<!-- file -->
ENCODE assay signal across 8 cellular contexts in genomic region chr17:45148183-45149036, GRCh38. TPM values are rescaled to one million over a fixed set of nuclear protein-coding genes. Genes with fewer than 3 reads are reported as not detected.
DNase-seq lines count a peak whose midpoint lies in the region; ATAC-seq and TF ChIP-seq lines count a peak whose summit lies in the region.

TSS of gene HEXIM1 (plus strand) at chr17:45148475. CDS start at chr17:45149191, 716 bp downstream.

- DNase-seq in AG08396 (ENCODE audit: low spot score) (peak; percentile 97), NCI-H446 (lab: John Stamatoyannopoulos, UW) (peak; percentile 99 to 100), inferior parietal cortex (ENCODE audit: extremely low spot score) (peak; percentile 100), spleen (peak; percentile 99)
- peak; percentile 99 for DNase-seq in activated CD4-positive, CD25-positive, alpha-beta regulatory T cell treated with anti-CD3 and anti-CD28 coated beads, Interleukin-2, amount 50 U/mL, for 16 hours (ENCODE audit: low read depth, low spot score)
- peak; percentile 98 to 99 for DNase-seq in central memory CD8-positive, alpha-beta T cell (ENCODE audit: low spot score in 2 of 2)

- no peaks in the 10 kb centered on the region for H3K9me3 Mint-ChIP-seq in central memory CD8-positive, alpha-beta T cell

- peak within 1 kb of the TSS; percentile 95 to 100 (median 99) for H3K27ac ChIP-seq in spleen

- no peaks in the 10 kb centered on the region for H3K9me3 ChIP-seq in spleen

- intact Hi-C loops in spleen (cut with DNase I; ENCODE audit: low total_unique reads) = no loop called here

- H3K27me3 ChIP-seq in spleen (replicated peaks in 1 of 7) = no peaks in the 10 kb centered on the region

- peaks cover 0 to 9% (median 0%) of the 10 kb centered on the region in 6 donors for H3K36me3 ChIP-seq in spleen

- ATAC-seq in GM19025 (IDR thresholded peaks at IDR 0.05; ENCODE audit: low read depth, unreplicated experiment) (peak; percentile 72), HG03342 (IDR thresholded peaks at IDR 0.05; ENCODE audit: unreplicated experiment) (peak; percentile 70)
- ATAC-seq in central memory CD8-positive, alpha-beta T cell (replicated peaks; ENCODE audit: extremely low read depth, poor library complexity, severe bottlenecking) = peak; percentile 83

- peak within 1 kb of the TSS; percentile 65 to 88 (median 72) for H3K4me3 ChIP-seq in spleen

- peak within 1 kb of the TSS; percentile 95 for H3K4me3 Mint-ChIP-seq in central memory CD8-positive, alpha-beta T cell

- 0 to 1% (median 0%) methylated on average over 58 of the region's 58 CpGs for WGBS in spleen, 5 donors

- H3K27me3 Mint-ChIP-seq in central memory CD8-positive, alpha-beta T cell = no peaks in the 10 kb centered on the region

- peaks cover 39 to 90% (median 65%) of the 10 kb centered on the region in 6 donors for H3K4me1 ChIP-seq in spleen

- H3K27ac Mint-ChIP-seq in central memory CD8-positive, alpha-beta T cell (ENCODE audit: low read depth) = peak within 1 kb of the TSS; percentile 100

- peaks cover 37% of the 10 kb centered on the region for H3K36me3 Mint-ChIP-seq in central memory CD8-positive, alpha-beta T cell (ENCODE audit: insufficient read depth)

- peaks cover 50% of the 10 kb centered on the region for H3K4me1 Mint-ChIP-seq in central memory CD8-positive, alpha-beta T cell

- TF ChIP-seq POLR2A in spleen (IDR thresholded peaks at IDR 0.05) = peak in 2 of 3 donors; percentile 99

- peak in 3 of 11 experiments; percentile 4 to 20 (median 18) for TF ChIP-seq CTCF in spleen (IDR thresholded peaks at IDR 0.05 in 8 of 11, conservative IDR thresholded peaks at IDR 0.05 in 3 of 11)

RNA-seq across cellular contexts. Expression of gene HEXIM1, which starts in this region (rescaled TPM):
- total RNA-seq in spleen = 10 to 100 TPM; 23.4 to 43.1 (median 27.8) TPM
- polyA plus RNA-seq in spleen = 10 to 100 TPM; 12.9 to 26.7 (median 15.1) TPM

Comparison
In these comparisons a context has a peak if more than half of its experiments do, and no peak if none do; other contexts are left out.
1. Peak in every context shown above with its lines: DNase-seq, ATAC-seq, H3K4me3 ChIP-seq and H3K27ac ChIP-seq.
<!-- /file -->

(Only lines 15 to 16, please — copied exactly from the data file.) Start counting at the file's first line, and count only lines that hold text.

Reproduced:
- peak within 1 kb of the TSS; percentile 65 to 88 (median 72) for H3K4me3 ChIP-seq in spleen

- peak within 1 kb of the TSS; percentile 95 for H3K4me3 Mint-ChIP-seq in central memory CD8-positive, alpha-beta T cell